It's remarkable. Fringe has found a formula so robust that, even when the episode's central storyline flops, there's so much enjoyment to be had in the subplots and themes that it barely matters. "Amber 31422" was interesting and certainly had its moments, but to be honest I found Olivia's (Anna Torv) storyline more engaging and relevant, although it was definitely worth exploring the alt-Earth's freaky amber resin...
Olivia felt a (slightly tenuous) kinship with the Rose's, as she's an inter-dimensional twin whose life has perhaps been put on hold like Joshua's, still plagued by visions of Peter Bishop (Joshua Jackson) insisting she's the other universe's Olivia. So far, most of Fringe Division's investigations in the other dimension have been solved because of Olivia's unique perspectives, which bubble up from her subconscious, and that continued in this episode. Olivia was the one who suspected the Rose brothers have swapped lives and have deceived the authorities for years, as it was the innocent brother Mathew who was actually trapped in amber, with his criminal twin deciding to assume his own brother's life and plot a rescue attempt.
It was a little unusual to have an episode where the "villains" were entirely sympathetic and Fringe Division could be seen as the bad guys, but is that a theme of season 3? Remember "The Plateau" with the savant who could crunch probabilities? Similarly to this episode, Fringe Division are doing their utmost to catch criminals whose motivations and problems are actually very understandable, whereas our universe's Fringe Division primarily deal with crazy people endangering lives and the environment in the name of scientific progress. It'll be interesting to see if this theory holds true, of if it's just a fluke that the two most recent alt-Earth investigations have revolved around antagonists you feel strong empathy for.
The downside to " Amber 31422" was that the situation with the Rose twins wasn't as emotive as it was intended to be, perhaps because the storyline was rather confusing at times. Any story involving identical twins who swap lives is going to encounter problems trying to make the plot comprehensible, while still side footing the audience in a way that doesn't become frustrating. I'm not convinced Josh Singer and Ethan Gross quite managed to pull it off, as there were more than a few times when I struggled to remember which Rose brother is which, which one got trapped in the amber, and which one chose to sacrifice themselves in the climax. It's solvable when you stop to think it through, but in the heat of the moment the story suffered because it became a headache to keep track of things. But maybe other people found it easier to follow.
Anyway, the subplot for Olivia was definitely more fascinating and revealing, with Walter asking her to participate in experiments to replicate her doppelganger's ability to traverse dimensions with the power of her mind. Olivia was placed in an isolation tank and pumped full of psychotropic drugs, which succeeded in prompting a brief trip to a souvenir shop on "the other side". However, beginning to trust her gut (given physical form in her hallucinations of Peter), Olivia decides to keep a second successful trip a secret. It also amused me that the proof of a successful dimensional jump was seeing a postcard of the fallen Twin Towers, given this episode's strong twin theme. But how long can Olivia keep Walternate in the dark about her trips? Will she manage to stay rooted on the other side for longer, with practice? And now that Walternate's detected traces of the cortexiphan in Olivia's brain, will he be able to reproduce that drug himself?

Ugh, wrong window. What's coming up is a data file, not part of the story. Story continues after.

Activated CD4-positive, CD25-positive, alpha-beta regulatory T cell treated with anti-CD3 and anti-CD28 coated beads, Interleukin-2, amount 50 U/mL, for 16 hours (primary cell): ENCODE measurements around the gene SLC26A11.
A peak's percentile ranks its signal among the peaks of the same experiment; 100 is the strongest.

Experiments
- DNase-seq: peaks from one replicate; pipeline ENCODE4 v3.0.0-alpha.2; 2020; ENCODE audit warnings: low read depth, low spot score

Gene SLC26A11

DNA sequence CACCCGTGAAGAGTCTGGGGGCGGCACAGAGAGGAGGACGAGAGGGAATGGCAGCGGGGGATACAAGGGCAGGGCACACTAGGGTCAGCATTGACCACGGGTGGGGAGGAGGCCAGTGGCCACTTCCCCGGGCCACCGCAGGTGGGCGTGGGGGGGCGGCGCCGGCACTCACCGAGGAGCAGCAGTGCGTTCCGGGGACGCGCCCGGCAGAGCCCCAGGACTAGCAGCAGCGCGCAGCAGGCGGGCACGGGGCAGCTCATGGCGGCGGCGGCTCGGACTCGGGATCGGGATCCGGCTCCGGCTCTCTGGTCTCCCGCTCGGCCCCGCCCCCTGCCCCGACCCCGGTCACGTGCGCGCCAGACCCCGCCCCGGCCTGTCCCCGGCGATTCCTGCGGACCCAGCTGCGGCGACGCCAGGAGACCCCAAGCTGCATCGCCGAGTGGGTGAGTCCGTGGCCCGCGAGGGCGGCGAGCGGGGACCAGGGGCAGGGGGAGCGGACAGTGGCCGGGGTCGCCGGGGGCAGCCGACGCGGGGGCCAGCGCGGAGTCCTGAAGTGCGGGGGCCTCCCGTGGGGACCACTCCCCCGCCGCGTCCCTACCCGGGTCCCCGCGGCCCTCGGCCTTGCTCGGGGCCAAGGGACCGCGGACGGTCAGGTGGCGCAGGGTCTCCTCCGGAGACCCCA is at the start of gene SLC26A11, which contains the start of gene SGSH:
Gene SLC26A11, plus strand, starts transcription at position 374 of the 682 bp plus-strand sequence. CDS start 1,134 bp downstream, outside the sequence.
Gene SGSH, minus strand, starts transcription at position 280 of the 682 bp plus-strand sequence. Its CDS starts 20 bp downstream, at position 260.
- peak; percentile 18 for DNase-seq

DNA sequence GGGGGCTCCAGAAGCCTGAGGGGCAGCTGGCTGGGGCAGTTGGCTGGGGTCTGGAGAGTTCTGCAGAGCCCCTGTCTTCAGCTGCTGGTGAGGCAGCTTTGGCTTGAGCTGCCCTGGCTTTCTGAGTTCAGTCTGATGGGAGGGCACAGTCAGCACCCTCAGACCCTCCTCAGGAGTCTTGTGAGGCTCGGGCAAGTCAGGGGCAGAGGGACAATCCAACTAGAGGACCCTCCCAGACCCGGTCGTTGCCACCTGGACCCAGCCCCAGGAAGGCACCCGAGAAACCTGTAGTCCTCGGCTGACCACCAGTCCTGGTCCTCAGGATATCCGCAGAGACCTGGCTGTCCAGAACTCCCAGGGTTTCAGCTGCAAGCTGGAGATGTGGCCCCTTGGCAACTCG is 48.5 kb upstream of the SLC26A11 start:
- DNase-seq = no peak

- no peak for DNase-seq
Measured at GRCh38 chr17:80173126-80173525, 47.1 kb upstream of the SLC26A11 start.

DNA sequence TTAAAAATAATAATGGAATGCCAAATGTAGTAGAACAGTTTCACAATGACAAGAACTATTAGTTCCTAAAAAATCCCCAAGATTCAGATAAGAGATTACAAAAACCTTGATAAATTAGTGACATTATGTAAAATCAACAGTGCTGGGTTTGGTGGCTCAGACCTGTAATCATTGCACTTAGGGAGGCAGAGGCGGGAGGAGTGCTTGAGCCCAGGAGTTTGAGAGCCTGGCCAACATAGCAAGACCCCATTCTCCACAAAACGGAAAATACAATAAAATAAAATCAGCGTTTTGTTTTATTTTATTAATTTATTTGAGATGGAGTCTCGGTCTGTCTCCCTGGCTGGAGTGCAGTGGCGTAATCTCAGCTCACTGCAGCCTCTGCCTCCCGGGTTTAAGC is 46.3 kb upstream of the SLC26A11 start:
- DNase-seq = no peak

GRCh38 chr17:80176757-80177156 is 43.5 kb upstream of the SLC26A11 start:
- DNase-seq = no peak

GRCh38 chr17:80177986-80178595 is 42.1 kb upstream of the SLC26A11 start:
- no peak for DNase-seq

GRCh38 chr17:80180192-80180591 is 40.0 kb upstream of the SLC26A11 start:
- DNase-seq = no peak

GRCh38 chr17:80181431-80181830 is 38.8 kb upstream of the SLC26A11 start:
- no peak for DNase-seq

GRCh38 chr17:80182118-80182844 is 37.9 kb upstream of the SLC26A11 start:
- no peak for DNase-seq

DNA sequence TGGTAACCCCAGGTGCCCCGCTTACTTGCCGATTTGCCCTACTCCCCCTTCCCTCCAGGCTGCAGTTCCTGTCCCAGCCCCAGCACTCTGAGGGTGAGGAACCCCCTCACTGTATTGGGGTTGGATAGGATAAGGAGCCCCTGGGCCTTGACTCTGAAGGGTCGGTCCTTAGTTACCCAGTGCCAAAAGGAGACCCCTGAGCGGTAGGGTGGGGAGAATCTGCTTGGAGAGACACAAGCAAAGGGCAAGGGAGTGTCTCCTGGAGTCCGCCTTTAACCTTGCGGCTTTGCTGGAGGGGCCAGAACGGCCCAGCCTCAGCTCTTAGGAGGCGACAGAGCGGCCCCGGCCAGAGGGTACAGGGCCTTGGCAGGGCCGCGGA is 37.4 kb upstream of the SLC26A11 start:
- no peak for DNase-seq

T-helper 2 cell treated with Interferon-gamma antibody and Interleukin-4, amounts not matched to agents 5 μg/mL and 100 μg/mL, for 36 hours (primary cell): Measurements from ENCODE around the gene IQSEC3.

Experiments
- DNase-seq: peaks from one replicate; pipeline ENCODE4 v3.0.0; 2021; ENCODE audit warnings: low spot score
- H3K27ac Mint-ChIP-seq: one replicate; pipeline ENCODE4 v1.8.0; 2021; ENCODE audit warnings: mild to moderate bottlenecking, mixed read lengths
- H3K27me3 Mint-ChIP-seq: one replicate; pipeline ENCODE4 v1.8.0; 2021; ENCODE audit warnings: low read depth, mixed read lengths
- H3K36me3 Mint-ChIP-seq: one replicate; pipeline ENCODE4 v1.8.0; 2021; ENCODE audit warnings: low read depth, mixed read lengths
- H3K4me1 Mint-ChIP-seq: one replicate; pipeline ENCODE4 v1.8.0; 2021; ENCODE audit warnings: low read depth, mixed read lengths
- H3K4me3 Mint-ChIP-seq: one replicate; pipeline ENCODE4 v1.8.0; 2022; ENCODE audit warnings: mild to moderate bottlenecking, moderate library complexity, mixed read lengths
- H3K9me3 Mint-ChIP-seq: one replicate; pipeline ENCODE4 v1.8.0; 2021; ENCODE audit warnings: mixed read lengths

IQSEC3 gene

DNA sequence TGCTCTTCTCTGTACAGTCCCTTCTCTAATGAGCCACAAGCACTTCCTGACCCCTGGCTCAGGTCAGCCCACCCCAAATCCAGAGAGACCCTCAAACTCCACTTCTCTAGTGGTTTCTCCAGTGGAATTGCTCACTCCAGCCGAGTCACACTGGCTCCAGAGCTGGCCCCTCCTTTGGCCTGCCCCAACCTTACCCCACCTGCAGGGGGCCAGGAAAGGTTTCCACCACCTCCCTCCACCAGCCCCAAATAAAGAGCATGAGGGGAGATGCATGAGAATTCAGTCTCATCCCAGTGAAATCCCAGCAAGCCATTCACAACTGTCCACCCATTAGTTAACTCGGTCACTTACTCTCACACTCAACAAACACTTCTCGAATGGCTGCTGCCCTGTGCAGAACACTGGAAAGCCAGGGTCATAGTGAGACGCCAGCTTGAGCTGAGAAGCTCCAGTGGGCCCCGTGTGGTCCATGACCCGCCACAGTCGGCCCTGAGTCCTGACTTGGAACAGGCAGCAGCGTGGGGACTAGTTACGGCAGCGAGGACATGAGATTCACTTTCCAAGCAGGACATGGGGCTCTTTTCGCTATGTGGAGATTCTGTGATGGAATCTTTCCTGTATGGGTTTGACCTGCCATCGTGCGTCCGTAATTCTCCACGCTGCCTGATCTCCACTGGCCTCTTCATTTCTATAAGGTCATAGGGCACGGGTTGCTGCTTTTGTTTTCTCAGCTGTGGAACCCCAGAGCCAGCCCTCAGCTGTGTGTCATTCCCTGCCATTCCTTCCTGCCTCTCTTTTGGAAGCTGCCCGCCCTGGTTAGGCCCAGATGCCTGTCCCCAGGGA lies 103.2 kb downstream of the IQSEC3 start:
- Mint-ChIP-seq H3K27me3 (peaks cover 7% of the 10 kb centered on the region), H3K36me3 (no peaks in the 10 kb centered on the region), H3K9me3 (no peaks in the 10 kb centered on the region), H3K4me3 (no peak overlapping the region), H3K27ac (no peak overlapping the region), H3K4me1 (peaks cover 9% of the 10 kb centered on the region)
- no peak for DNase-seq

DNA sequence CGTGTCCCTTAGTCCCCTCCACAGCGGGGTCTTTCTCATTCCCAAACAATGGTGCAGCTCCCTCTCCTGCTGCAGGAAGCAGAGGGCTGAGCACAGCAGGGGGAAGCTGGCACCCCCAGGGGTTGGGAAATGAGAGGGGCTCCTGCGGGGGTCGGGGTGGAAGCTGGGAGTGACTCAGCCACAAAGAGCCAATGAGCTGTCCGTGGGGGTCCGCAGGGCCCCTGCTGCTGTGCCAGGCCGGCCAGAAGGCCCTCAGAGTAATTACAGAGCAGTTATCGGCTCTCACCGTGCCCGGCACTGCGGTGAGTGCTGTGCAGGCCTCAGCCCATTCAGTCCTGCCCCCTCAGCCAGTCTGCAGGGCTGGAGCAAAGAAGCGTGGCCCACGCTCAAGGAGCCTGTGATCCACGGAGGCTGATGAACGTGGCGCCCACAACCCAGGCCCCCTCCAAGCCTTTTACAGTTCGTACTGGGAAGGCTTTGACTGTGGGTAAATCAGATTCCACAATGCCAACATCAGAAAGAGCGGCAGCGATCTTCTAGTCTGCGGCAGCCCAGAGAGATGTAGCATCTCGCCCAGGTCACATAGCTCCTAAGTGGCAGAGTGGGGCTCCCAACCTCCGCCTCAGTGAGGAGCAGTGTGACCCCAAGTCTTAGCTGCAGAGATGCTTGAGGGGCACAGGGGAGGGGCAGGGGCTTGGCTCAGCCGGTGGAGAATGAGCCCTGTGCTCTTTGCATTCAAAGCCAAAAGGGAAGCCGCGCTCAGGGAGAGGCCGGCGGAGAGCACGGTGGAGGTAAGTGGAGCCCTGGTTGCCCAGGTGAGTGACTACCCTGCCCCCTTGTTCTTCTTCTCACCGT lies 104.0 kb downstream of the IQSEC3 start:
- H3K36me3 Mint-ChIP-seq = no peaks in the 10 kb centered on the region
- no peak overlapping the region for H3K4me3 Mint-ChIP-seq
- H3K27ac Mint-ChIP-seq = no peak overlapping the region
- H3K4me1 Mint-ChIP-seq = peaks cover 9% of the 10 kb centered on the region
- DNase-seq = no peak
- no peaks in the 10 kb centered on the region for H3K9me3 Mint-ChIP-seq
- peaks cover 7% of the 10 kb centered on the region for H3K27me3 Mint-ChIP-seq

- Joshua's negative matter ring was a fun callback to season 1's excellent "Safe", which revealed that Walter had created technology to allow things to pass through solid matter. That old episode also involved bank robberies.
- I'm surprised the nightmarish reality behind the amber stasis wasn't pushed more in the episode. The "ambered" are basically stuck in a living hell, feeling their last emotion (which is most likely going to be fear and panic) indefinitely, aware of time passing. That's pretty awful. In fact, that's horrific. I hope this gets returned to.
- A nitpick: is it likely that the alt-Earth would have the technology to create sentient bio-mechanical shapeshifters and amber resin that can put people into suspended animation, but still use pagers? All inventions follow a logical progression (you can't invent the car without first inventing the wheel, etc), and there are times when the plausibility of alt-Earth suffers when the writers add outmoded gadgetry into a world that's otherwise decades more advanced than us.
- If you didn't already know, Shawn and Aaron Ashmore are genuine twin brothers and actors, meaning there was no need for camera trickery in this episode. Shawn is best-known for starring as Iceman in the X-Men movies, while Aaron plays Jimmy Olsen in Smallville.
- Can't Walternate see for himself when Olivia vanishes to the other dimension? He has a camera pointed on her inside the isolation tank, so I'm not sure why she can deceive him by claiming she never went anywhere.
WRITERS: Josh Singer & Ethan Gross
DIRECTOR: David Straiton
TRANSMISSION: 9 November 2010, Sky1/HD, 10PM